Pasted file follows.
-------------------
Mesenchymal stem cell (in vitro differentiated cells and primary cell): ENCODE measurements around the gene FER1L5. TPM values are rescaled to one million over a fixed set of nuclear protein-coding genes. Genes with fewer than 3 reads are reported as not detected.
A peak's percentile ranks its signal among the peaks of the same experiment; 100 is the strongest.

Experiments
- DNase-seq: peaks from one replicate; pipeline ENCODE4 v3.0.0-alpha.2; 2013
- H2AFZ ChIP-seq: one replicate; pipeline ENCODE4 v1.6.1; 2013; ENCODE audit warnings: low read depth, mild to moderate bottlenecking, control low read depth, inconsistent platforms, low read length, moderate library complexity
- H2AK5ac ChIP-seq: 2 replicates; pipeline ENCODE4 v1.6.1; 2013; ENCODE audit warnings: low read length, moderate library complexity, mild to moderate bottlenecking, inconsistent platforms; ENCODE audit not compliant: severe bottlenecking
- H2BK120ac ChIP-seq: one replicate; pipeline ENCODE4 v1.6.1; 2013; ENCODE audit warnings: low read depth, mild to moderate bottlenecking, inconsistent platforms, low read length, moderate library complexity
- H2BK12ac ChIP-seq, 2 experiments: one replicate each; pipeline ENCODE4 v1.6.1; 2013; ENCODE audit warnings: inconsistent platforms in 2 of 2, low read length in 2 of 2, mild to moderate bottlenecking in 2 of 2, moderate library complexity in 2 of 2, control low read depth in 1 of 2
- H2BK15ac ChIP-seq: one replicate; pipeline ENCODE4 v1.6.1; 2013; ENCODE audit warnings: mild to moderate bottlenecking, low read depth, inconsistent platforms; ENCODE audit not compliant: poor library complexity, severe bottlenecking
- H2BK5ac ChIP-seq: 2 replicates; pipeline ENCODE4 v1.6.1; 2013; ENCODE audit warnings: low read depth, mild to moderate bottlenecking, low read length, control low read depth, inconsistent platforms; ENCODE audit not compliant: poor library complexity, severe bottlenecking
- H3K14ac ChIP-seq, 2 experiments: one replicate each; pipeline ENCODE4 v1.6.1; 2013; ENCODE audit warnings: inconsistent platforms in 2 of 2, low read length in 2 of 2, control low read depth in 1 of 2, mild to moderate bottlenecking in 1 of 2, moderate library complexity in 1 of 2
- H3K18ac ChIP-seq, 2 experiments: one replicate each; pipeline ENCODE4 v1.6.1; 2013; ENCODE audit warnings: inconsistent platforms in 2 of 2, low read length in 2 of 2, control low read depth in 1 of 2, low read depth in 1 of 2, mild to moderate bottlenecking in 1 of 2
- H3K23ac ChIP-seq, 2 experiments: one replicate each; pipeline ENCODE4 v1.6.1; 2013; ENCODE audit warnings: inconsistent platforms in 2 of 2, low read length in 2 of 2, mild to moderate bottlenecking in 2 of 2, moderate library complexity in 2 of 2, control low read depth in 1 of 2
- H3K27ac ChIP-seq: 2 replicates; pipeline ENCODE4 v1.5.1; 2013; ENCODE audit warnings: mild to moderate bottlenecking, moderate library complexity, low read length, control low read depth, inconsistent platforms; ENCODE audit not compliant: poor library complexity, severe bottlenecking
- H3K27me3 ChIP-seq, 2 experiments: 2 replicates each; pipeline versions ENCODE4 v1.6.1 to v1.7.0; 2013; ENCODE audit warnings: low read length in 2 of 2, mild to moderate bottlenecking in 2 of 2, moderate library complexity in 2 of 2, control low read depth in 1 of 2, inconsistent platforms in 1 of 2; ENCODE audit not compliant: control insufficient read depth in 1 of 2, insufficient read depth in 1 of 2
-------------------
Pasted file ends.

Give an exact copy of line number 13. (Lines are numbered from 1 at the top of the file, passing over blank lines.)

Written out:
- H3K23ac ChIP-seq, 2 experiments: one replicate each; pipeline ENCODE4 v1.6.1; 2013; ENCODE audit warnings: inconsistent platforms in 2 of 2, low read length in 2 of 2, mild to moderate bottlenecking in 2 of 2, moderate library complexity in 2 of 2, control low read depth in 1 of 2